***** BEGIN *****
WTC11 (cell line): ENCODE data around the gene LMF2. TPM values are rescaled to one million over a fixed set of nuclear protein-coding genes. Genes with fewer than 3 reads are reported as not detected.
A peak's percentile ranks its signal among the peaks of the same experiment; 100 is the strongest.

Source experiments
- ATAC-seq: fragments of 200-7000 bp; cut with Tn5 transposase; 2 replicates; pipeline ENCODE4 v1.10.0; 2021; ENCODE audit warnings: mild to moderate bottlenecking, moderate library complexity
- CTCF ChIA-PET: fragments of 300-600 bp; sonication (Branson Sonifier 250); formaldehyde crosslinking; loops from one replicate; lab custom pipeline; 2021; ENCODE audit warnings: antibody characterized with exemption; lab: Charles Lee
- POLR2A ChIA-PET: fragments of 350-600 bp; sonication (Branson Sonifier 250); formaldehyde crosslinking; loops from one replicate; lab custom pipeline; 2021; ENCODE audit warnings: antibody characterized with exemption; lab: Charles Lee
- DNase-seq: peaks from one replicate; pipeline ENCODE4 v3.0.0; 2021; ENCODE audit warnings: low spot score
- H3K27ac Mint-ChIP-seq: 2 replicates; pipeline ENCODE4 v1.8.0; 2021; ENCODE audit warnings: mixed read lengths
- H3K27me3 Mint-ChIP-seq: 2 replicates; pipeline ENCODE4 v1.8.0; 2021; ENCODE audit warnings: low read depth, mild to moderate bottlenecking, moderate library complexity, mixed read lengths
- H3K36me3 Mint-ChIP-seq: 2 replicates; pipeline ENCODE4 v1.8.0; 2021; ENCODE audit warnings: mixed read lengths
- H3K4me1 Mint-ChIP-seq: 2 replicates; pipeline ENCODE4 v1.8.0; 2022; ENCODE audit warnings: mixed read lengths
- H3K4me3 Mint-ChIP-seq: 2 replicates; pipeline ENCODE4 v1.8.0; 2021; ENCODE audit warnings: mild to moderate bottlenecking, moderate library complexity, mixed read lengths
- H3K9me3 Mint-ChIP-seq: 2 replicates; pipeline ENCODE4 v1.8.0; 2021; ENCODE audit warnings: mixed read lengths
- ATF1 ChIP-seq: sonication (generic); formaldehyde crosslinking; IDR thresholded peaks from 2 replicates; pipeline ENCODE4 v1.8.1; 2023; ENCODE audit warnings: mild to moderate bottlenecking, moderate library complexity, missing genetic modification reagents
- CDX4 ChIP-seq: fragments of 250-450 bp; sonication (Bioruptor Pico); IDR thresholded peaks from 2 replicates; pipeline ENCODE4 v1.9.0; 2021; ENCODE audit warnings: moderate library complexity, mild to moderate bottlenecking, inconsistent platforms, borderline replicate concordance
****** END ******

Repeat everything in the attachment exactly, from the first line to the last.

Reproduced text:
WTC11 (cell line): ENCODE data around the gene LMF2. TPM values are rescaled to one million over a fixed set of nuclear protein-coding genes. Genes with fewer than 3 reads are reported as not detected.
A peak's percentile ranks its signal among the peaks of the same experiment; 100 is the strongest.

Source experiments
- ATAC-seq: fragments of 200-7000 bp; cut with Tn5 transposase; 2 replicates; pipeline ENCODE4 v1.10.0; 2021; ENCODE audit warnings: mild to moderate bottlenecking, moderate library complexity
- CTCF ChIA-PET: fragments of 300-600 bp; sonication (Branson Sonifier 250); formaldehyde crosslinking; loops from one replicate; lab custom pipeline; 2021; ENCODE audit warnings: antibody characterized with exemption; lab: Charles Lee
- POLR2A ChIA-PET: fragments of 350-600 bp; sonication (Branson Sonifier 250); formaldehyde crosslinking; loops from one replicate; lab custom pipeline; 2021; ENCODE audit warnings: antibody characterized with exemption; lab: Charles Lee
- DNase-seq: peaks from one replicate; pipeline ENCODE4 v3.0.0; 2021; ENCODE audit warnings: low spot score
- H3K27ac Mint-ChIP-seq: 2 replicates; pipeline ENCODE4 v1.8.0; 2021; ENCODE audit warnings: mixed read lengths
- H3K27me3 Mint-ChIP-seq: 2 replicates; pipeline ENCODE4 v1.8.0; 2021; ENCODE audit warnings: low read depth, mild to moderate bottlenecking, moderate library complexity, mixed read lengths
- H3K36me3 Mint-ChIP-seq: 2 replicates; pipeline ENCODE4 v1.8.0; 2021; ENCODE audit warnings: mixed read lengths
- H3K4me1 Mint-ChIP-seq: 2 replicates; pipeline ENCODE4 v1.8.0; 2022; ENCODE audit warnings: mixed read lengths
- H3K4me3 Mint-ChIP-seq: 2 replicates; pipeline ENCODE4 v1.8.0; 2021; ENCODE audit warnings: mild to moderate bottlenecking, moderate library complexity, mixed read lengths
- H3K9me3 Mint-ChIP-seq: 2 replicates; pipeline ENCODE4 v1.8.0; 2021; ENCODE audit warnings: mixed read lengths
- ATF1 ChIP-seq: sonication (generic); formaldehyde crosslinking; IDR thresholded peaks from 2 replicates; pipeline ENCODE4 v1.8.1; 2023; ENCODE audit warnings: mild to moderate bottlenecking, moderate library complexity, missing genetic modification reagents
- CDX4 ChIP-seq: fragments of 250-450 bp; sonication (Bioruptor Pico); IDR thresholded peaks from 2 replicates; pipeline ENCODE4 v1.9.0; 2021; ENCODE audit warnings: moderate library complexity, mild to moderate bottlenecking, inconsistent platforms, borderline replicate concordance